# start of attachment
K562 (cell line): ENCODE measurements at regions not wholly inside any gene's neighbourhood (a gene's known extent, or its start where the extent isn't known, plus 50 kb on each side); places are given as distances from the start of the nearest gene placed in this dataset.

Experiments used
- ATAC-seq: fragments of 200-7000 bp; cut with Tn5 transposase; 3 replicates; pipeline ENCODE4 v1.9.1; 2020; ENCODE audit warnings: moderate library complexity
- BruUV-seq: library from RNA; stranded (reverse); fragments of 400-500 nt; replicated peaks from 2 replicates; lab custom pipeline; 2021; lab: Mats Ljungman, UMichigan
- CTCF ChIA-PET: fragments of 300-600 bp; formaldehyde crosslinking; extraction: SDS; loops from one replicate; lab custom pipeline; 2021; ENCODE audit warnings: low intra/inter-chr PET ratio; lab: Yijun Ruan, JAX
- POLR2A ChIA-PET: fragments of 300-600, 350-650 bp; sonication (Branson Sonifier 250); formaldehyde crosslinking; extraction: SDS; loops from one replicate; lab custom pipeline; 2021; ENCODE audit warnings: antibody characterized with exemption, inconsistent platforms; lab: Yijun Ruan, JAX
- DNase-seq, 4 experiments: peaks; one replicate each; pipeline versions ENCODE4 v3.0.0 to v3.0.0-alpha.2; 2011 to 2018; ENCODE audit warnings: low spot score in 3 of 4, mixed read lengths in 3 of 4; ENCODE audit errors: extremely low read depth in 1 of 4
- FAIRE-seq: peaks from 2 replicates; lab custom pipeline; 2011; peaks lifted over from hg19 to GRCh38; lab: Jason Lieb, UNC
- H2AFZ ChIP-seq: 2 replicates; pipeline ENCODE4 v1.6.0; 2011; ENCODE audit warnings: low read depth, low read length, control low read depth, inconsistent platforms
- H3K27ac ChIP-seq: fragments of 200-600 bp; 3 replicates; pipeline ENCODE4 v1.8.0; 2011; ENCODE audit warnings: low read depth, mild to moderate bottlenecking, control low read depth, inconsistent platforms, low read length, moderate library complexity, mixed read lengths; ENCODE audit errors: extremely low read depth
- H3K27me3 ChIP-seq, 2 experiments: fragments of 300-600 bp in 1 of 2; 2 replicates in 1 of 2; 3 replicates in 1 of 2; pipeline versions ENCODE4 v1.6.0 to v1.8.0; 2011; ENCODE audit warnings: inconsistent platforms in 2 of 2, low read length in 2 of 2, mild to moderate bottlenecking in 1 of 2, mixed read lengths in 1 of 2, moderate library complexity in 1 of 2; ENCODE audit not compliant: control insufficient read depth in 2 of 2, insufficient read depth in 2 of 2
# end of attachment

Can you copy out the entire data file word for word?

K562 (cell line): ENCODE measurements at regions not wholly inside any gene's neighbourhood (a gene's known extent, or its start where the extent isn't known, plus 50 kb on each side); places are given as distances from the start of the nearest gene placed in this dataset.

Experiments used
- ATAC-seq: fragments of 200-7000 bp; cut with Tn5 transposase; 3 replicates; pipeline ENCODE4 v1.9.1; 2020; ENCODE audit warnings: moderate library complexity
- BruUV-seq: library from RNA; stranded (reverse); fragments of 400-500 nt; replicated peaks from 2 replicates; lab custom pipeline; 2021; lab: Mats Ljungman, UMichigan
- CTCF ChIA-PET: fragments of 300-600 bp; formaldehyde crosslinking; extraction: SDS; loops from one replicate; lab custom pipeline; 2021; ENCODE audit warnings: low intra/inter-chr PET ratio; lab: Yijun Ruan, JAX
- POLR2A ChIA-PET: fragments of 300-600, 350-650 bp; sonication (Branson Sonifier 250); formaldehyde crosslinking; extraction: SDS; loops from one replicate; lab custom pipeline; 2021; ENCODE audit warnings: antibody characterized with exemption, inconsistent platforms; lab: Yijun Ruan, JAX
- DNase-seq, 4 experiments: peaks; one replicate each; pipeline versions ENCODE4 v3.0.0 to v3.0.0-alpha.2; 2011 to 2018; ENCODE audit warnings: low spot score in 3 of 4, mixed read lengths in 3 of 4; ENCODE audit errors: extremely low read depth in 1 of 4
- FAIRE-seq: peaks from 2 replicates; lab custom pipeline; 2011; peaks lifted over from hg19 to GRCh38; lab: Jason Lieb, UNC
- H2AFZ ChIP-seq: 2 replicates; pipeline ENCODE4 v1.6.0; 2011; ENCODE audit warnings: low read depth, low read length, control low read depth, inconsistent platforms
- H3K27ac ChIP-seq: fragments of 200-600 bp; 3 replicates; pipeline ENCODE4 v1.8.0; 2011; ENCODE audit warnings: low read depth, mild to moderate bottlenecking, control low read depth, inconsistent platforms, low read length, moderate library complexity, mixed read lengths; ENCODE audit errors: extremely low read depth
- H3K27me3 ChIP-seq, 2 experiments: fragments of 300-600 bp in 1 of 2; 2 replicates in 1 of 2; 3 replicates in 1 of 2; pipeline versions ENCODE4 v1.6.0 to v1.8.0; 2011; ENCODE audit warnings: inconsistent platforms in 2 of 2, low read length in 2 of 2, mild to moderate bottlenecking in 1 of 2, mixed read lengths in 1 of 2, moderate library complexity in 1 of 2; ENCODE audit not compliant: control insufficient read depth in 2 of 2, insufficient read depth in 2 of 2